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article imageOp-Ed: US Federal Reserve reports major withdrawals from banks

By Ken Hanly     Jan 26, 2013 in Business
Washington - For some reason, the first week of January 2013 saw a large withdrawal of deposits from US banks, the largest since the 9/11 terrorist attacks.
As reported in Russia Today, the US Federal Reserve, saw $114 billion withdrawn from 25 of the US's largest banks in the first week of January 2013.
The reason for this spike in withdrawals is not clear. Some analysts believe that it could be because the Transaction Account Guarantee insurance program ended on December 31, 2012 and therefore people are withdrawing money that is no longer insured.
The insurance program had been introduced during the 2008 crisis to support the banking system. It provided insurance for about $1.5 trillion in non-interest bearing accounts, but the limit of insurance for any account was set at $250,000. Small and medium-sized banks were targeted by the program as they were thought less able to weather the crisis than larger banks.
However, what surprised analysts is that the withdrawals are from larger banks that were considered safe. Expectations were for depositors in small and medium banks to put their deposits in the bigger banks when the insurance program ended. Some think that the withdrawals simply reflect the fact that money is often needed at the beginning of the year for various purposes. Other analysts think that money is taken out to be invested as the economic outlook improves somewhat. Other data suggests that some money is just being moved from one type of account to another.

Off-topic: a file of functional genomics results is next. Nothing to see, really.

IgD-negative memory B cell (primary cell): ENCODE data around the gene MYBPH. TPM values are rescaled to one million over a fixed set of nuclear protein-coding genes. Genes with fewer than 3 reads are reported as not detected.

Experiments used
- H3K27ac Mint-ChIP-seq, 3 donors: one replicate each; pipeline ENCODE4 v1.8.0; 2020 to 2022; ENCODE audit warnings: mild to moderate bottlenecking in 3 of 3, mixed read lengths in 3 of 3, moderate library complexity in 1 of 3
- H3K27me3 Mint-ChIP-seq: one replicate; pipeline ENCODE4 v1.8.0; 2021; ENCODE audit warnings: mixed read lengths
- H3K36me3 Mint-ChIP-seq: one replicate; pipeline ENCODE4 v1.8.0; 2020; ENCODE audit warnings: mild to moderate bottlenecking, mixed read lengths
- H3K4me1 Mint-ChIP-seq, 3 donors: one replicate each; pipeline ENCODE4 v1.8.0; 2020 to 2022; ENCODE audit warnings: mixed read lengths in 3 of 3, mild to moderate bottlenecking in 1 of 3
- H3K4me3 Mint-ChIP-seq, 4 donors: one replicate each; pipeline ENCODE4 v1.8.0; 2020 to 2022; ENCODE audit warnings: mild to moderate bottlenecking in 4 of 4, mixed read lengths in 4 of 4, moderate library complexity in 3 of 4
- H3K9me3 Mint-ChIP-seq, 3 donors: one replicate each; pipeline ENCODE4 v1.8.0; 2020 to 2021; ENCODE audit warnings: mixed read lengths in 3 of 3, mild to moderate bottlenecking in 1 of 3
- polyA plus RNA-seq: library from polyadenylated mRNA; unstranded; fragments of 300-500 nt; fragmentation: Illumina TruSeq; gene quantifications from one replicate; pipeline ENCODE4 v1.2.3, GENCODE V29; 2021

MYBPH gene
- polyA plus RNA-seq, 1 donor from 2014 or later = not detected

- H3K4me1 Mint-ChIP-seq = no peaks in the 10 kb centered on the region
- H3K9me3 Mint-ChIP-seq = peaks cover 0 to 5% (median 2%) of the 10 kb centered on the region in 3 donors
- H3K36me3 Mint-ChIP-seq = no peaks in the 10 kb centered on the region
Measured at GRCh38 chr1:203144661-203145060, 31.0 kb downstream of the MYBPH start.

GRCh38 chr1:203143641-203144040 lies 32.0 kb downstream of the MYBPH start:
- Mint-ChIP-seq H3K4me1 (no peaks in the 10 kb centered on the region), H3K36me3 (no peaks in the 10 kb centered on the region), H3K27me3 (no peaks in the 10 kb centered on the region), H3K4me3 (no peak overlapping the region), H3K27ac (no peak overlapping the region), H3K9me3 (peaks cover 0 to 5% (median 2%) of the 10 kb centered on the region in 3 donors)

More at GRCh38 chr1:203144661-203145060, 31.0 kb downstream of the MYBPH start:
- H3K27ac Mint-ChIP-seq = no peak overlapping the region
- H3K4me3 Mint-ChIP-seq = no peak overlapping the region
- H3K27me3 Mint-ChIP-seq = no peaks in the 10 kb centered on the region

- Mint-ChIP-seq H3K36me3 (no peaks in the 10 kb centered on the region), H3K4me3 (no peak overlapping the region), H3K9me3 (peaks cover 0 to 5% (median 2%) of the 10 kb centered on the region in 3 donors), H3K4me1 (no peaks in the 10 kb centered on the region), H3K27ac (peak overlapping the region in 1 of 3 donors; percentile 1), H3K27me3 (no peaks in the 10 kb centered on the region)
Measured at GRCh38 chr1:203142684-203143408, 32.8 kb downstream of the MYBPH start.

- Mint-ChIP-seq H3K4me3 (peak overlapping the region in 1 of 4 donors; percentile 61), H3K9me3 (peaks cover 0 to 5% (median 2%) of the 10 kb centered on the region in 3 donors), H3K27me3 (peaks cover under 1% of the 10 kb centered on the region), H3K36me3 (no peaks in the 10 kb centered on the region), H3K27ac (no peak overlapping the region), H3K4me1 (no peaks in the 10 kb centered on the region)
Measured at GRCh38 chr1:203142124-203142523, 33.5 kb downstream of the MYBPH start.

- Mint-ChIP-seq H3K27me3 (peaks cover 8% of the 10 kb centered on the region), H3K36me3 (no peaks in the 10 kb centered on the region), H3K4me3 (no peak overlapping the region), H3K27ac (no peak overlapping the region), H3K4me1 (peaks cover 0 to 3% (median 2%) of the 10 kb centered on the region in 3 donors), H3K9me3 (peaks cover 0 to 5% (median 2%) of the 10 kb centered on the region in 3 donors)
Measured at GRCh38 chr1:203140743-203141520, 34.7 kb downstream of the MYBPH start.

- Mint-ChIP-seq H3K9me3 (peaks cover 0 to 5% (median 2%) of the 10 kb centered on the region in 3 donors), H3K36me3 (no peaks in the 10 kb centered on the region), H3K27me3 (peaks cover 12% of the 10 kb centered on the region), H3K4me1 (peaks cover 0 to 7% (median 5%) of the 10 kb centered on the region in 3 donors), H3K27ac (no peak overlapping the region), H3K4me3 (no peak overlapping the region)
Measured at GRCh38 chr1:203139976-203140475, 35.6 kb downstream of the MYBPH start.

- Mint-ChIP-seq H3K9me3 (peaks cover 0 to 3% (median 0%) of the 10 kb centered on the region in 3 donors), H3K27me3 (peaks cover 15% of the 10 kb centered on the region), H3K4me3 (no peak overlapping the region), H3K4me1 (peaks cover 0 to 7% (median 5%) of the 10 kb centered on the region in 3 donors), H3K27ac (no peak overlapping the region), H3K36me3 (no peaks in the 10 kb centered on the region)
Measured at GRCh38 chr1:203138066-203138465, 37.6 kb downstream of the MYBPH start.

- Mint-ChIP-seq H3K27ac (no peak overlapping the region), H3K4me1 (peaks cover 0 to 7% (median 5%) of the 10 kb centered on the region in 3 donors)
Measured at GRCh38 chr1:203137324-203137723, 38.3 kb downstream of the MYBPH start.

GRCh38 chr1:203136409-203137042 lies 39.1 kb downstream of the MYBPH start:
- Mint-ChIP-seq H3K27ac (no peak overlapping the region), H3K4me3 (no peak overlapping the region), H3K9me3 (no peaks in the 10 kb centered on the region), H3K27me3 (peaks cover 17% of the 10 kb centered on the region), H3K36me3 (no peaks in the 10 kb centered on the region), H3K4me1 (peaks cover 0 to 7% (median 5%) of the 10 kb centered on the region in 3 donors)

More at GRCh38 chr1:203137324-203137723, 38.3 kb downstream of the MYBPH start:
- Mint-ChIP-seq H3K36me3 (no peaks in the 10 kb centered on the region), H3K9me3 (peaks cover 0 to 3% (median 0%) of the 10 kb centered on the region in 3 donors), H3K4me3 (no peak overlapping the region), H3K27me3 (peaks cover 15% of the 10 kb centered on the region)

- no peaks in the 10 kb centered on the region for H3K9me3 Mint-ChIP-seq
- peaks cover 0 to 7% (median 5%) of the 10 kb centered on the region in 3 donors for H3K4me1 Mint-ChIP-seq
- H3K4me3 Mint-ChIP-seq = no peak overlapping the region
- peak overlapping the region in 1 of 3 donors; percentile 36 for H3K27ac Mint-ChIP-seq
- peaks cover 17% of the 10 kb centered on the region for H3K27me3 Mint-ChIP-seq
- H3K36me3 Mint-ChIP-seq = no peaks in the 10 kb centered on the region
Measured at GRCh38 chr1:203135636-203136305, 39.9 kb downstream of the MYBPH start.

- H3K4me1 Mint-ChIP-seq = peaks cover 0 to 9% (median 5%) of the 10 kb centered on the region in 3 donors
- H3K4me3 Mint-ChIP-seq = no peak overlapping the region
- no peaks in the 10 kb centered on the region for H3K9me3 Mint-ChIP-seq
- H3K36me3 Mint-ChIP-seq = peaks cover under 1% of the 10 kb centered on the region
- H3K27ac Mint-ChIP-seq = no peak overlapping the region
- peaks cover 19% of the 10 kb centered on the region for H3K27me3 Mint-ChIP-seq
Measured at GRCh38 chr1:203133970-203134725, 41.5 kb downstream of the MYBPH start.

Most other reports on this issue rely on the Russia Today article. Unfortunately it has no link to the Federal Reserve Data that it uses in its report. However, I did find another report in the Washington Times.. The Times report indicates that the withdrawals represented 2% of deposits in the 25 largest US banks. The end of the TAG insurance program was expected to create a run on smaller banks but they lost far less than the large banks, at just 0.9% of their deposits.
Last year, in May, a survey was done of searches for "bank runs". The number of searches by Americans set a record high then. However, the data also reveal that among countries US searchers only came third after people from Singapore and Hong Kong. Greece came in fourth. The Greeks were too busy withdrawing money from banks to search for "bank runs".
This opinion article was written by an independent writer. The opinions and views expressed herein are those of the author and are not necessarily intended to reflect those of
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